By Saif Rasul Khan, Government Law College, Mumbai.

The term ‘Hot Pursuit’ refers to the urgent and direct pursuit of a criminal suspect by law enforcement officers, or by belligerents under international rules of engagement for military forces.  It is termed as fresh or immediate pursuit. Such hot pursuit grants special powers to the officers in command, which otherwise they do not have.  It is a  doctrine  that  provides  that  the  police  may  enter  the   premises  where  they  suspect  a  crime  has  been  committed  without a warrant, when delay would endanger  their  lives  or  the  lives  of  others  and  lead to  the  escape  of  the  alleged  perpetrator.

The concept of ‘hot pursuit’ is a part of the English Common law. The concept owes its origin to the doctrine of ‘distress damage feasant’. This concept granted a right to the property owner to detain animals trespassing on his land to ensure that he was compensated for the necessary loss suffered (though only during the trespass itself). In a case in 1293, it was held that a property owner could also chase after trespassing animals leaving his land and catch them if he could. In 1939, Glanville Williams described hot pursuit as “a legal fiction that treated an arrest as made at the moment when the chase began rather than when it ended, since a criminal should not be able to benefit from an attempt to escape”.[1]

Under the United States Law, hot pursuit is defined as an exigent circumstance that allows police to arrest a criminal suspect on private property without a warrant. Such arrest however, is in violation of the Fourth Amendment, which relates to ‘prohibition of unreasonable searches and seizures and requires warrant to be judicially sanctioned and supported by probable cause.’  The Hon’ble Supreme Court of US had first articulated this principle in Warden v. Hayden in the year 1967.[2] The Supreme Court had previously used the word, but in Warden Case, it unequivocally condoned this form of warrantless search. In this case, the police officer pursuing a suspected armed robber were told that he had entered a dwelling home moments before their arrival. They entered the said dwelling, searched it and seized the evidence, and then apprehended the suspect. The accused held that the warrantless search violated the Fourth Amendment. The case reached the Supreme Court; it disagreed, justifying the search. The court held that the presence of two conditions would justify hot pursuit, namely, the need to circumvent the destruction of evidence and the need to prevent loss or damage to life or property.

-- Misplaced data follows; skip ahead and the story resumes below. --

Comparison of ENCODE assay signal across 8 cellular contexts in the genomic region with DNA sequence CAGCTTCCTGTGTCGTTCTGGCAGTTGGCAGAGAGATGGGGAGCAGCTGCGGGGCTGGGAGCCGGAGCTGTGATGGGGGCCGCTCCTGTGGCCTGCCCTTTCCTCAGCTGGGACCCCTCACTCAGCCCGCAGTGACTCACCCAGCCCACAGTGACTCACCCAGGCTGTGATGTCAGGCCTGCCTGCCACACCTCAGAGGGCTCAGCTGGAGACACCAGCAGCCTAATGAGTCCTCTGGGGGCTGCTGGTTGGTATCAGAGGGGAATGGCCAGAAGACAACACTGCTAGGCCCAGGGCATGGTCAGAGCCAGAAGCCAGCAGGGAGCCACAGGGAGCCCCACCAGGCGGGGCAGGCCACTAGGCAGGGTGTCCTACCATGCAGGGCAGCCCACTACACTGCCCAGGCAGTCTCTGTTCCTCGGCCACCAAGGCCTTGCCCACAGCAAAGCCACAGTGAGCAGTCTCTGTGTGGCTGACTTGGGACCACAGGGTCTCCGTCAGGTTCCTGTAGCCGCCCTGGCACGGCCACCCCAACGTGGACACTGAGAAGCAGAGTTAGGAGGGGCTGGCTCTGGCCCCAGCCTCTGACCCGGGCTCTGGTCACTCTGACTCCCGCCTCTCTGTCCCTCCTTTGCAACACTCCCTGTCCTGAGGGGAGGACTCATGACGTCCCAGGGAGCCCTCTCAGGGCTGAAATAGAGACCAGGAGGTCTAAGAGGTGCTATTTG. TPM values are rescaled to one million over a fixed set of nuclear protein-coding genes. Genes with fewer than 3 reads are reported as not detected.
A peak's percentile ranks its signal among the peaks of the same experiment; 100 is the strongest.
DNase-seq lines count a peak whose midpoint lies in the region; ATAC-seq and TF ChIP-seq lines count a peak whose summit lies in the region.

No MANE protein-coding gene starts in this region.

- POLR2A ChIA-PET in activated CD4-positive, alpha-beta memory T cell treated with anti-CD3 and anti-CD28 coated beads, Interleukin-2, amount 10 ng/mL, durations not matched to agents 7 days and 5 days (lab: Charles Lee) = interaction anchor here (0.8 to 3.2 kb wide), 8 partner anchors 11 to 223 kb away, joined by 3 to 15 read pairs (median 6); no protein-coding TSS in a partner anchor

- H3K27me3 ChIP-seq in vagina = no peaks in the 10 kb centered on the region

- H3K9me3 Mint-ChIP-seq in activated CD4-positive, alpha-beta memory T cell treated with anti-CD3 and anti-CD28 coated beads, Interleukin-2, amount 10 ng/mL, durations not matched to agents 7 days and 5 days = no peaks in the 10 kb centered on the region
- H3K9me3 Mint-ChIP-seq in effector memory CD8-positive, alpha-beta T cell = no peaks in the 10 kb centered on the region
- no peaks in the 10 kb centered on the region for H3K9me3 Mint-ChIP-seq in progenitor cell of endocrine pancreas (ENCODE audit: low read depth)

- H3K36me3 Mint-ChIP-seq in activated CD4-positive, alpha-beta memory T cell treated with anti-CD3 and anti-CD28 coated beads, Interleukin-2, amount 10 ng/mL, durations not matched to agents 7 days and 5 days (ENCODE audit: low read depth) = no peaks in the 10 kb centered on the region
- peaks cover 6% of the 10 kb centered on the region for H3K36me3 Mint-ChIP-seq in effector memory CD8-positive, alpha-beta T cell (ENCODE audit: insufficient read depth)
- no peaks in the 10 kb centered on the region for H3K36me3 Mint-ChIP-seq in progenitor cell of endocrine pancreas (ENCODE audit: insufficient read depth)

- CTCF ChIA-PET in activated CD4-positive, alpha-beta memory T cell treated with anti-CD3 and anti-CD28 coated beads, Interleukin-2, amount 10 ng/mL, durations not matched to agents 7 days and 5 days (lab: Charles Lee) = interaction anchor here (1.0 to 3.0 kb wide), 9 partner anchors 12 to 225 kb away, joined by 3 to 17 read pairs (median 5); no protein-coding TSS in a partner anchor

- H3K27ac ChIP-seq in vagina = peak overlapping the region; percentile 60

Under International law, the principle of hot pursuit is equivalent to the common law principles. However, the concept was independently conceived. It developed into a general custom of international relations in the early 20th century, although this principle was already a part of national legislations, for instance the British Hovering Act. The participating states at the League of Nations Codification Conference of 1930, broadly agreed on this principle. However, the proposed convention on territorial waters, in which it was included, was never ratified. It was codified as Article 23 of the Geneva Convention on the High Seas in 1958.[3] “A state has the right to pursue into the high seas and arrest a foreign vessel which has committed an offense within its waters. The hot pursuit has to commence when the offending vessel is within the national waters, territorial sea or contiguous zone of the pursuing state and must come to an end when the vessel has entered part of its own country or of a third state. The pursuit must be uninterrupted and only necessary and reasonable force may be used to effect the seizure and bringing into port of the pursuit ship.” This definition essentially reiterates the definition provided in the High Seas Convention (1958), at 23(1):